Article / 18 August 2016 at 7:00 GMT

Morning Markets: Ponderous Fed scuppers dollar

Managing editor, / Saxo Bank



  • UK July Retail Sales                                                   (0830 GMT)
  • Euro area July Consumer Price Index                        (0900 GMT)
  • US Federal Reserve’s Dudley speaks                        (1405 GMT)

The dollar's all-too-brief rally this week is already at an end after the US Federal Reserve minutes for its July meeting showed board members remain divided over when to initiate the next rate cut. The revelation undermined the impact of comments earlier this week from committee member William Dudley that had raised the prospect of a September hike.

The Bloomberg Dollar Spot Index hit a three-month low after the odds for a hike before year-end slipped below 50% and USDJPY sank to the 99.70 zone. EURUSD also spiked in the aftermath of the release and continues to froth at the 1.1320 area while GBPUSD pushed to within touching distance of 1.31 before retreating to the 1.3050 zone.

The minutes may have indicated that the Fed as a whole was upbeat on the direction of the US economy and December still looks like the most likely date for a move on rates, but the dovish tone indicates the status quo, for now, will remain in place.

New York Fed chief Dudley speaks again today and his reaction will no doubt receive intense coverage although we may have to wait until Fed chair Janet Yellen speaks at Jackson Hole later this month to see what happens to the ailing greenback.

Equities predictably rose on the back of the minutes release with Hang Seng rallying strongly, but Nikkei was subdued as the strengthening yen and some poor trade data scuppered the export-led index for a 1.5% fall. Expect European indices to catch the positive wave this morning.

Gold's rise came entirely as a consequence of dollar weakness while global oil benchmarks Brent and WTI crude were advancing in the hour prior to the European open underpinned by a draw on inventory stocks unveiled by the weekly EIA report Wednesday. Brent was within striking distance once again of the magic $50/barrel figure.

With European Central Bank minutes for its July meeting also to be released later today, markets will look for further support to the prevailing view that banks will continue to remain accommodative for the near future. There does not seem much reason to expect otherwise.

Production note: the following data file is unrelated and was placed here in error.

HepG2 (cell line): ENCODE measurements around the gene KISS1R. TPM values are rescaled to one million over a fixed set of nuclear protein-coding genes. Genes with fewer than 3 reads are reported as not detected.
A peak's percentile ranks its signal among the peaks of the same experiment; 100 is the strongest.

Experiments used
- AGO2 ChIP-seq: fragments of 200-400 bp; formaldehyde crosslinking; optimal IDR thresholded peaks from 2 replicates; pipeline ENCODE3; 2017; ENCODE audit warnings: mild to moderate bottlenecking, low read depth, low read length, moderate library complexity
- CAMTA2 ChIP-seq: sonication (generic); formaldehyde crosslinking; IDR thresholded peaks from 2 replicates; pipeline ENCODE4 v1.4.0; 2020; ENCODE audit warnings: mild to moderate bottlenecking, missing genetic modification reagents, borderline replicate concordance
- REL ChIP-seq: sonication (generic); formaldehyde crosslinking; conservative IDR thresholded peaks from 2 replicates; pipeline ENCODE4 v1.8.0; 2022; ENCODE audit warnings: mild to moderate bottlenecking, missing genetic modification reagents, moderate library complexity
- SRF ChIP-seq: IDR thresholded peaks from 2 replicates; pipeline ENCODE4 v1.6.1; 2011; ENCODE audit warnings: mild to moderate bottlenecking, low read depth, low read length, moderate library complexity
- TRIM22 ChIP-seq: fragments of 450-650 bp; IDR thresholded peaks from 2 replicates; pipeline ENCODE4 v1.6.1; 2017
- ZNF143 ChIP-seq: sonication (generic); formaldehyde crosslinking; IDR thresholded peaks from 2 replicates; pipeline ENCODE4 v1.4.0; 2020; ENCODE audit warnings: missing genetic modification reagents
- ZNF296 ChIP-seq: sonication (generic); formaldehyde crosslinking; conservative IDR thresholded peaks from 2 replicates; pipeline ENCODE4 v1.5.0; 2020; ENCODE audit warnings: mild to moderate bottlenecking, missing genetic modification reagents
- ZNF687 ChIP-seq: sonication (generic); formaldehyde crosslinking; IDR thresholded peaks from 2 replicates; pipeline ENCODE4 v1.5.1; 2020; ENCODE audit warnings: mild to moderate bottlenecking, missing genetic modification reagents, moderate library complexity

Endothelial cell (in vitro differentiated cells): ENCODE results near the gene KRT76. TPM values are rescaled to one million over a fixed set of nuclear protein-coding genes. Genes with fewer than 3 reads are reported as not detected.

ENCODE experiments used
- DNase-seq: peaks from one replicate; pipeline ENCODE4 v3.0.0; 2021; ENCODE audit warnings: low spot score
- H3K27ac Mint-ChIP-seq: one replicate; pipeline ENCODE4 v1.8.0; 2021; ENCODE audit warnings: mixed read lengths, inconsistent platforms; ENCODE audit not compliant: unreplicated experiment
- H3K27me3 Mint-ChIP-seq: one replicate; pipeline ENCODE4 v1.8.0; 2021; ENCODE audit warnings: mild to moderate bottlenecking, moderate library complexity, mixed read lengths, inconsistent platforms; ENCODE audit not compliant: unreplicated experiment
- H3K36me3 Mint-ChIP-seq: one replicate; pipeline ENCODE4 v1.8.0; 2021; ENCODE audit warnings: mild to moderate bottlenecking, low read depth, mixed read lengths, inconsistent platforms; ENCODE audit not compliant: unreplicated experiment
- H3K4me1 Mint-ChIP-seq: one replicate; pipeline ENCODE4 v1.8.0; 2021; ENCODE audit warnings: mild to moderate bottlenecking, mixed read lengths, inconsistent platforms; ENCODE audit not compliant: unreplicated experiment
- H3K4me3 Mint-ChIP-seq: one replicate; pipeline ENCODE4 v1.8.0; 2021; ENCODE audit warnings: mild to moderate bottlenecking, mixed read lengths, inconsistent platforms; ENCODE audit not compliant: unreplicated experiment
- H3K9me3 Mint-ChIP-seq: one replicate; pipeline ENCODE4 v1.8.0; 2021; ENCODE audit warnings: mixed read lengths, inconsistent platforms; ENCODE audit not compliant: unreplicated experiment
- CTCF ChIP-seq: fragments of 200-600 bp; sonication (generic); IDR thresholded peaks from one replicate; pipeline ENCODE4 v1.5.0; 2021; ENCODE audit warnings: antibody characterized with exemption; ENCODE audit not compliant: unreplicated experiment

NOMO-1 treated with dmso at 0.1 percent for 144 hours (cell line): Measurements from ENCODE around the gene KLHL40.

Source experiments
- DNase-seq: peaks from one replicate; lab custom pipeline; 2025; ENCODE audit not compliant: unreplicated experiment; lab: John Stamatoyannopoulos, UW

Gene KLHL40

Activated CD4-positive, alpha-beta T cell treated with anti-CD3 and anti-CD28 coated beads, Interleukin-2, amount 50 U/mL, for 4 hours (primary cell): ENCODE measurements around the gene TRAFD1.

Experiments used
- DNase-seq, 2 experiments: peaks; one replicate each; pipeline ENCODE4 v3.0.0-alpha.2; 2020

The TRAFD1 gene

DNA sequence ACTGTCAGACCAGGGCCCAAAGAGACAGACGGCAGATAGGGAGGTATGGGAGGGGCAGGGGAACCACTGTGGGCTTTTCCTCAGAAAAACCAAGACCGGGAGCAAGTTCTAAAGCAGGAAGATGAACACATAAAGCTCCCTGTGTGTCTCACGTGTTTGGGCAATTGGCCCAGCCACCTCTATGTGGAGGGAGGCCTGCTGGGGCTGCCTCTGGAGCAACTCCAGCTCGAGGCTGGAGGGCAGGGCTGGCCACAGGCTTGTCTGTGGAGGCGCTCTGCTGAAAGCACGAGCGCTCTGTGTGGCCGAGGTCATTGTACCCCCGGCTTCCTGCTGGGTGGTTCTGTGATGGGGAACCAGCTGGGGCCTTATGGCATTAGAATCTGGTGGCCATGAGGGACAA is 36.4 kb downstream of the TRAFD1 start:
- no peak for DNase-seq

Market signals

Asian session

  • Australia's unemployment rate fell to 5.7% as part-time jobs rose
  • FOMC minutes show board divided over timing of next rate rise
  • Asian stocks outside Japan rose after Federal Reserve meeting minutes
  • Oil held its advance after the longest run of gains in more than a year
  • West Texas Intermediate for September delivery was at $46.74/barrel
  • Brent for October settlement was 19 cents lower at $49.66/barrel
  • The Nikkei was down 0.96% at 0510 GMT
  • The Hang Seng was up 358 points, 1.6% at 0515 GMT
  • The Shanghai Composite was up 987 points or 0.32% at 0515 GMT
  • The Mumbai Sensex was up 0.66% at 0516 GMT
  •  The ASX/S&P 200 was down 28 points, 0.5% at 0544 GMT

Forex ahead

  • The Aussie rose 0.4% to 0.77 on strong employment data
  • JPY surged below 100 to dollar after Fed showed officials divided over rate hike moves
  • Dollar weakness likely to persist but Dudley speech may nudge the needle back
  • GBP could squeeze up if UK retail sales positive while dollar weakens
  • EURUSD could be heading towards break of 1.14 after post-Brexit stasis

From the Floor

Waiting game. “We await Jackson Hole and Yellen as the last chance to save the dollar,” says Hardy.

Hoist the sails. "The dollar weakness has put commodities on track for its biggest week in seven weeks", says Hansen

Get all the latest from Saxo Bank's trading floors in From the Floor, within the hour.

In opinion

Today's UK retail sales data will provide some of the first evidence on whether the Brexit vote has hit the economy, writes Juhani Huopainen.

Split on rates
The FOMC meeting shows the Fed has decided to keep its options open on the timing of the next interest rate increase, writes the Saxo APAC Sales Trading team.

Bond blow
A shortage of US dollars is reducing the attractiveness of the US bond market for offshore investors, making it more vulnerable if the Fed was to resume raising rates, says Max McKegg.

Clinton's red card
Hillary Clinton may be leading the polls, but Michael McKenna says that a Clinton-led presidency would be a predictable 'status quo' biased tenure and that wouldn't be a good thing.

Connect the dots
China's surprise announcement that it is to open the Hong Kong-Shenzhen Stock Connect is great news for China and traders. Steen Jakobsen explains why.

The gleaming metropolis of Shenzhen should expect a lot more visitors through
its international airport once the Stock Connect to Hong Kong is open. Photo: iStock

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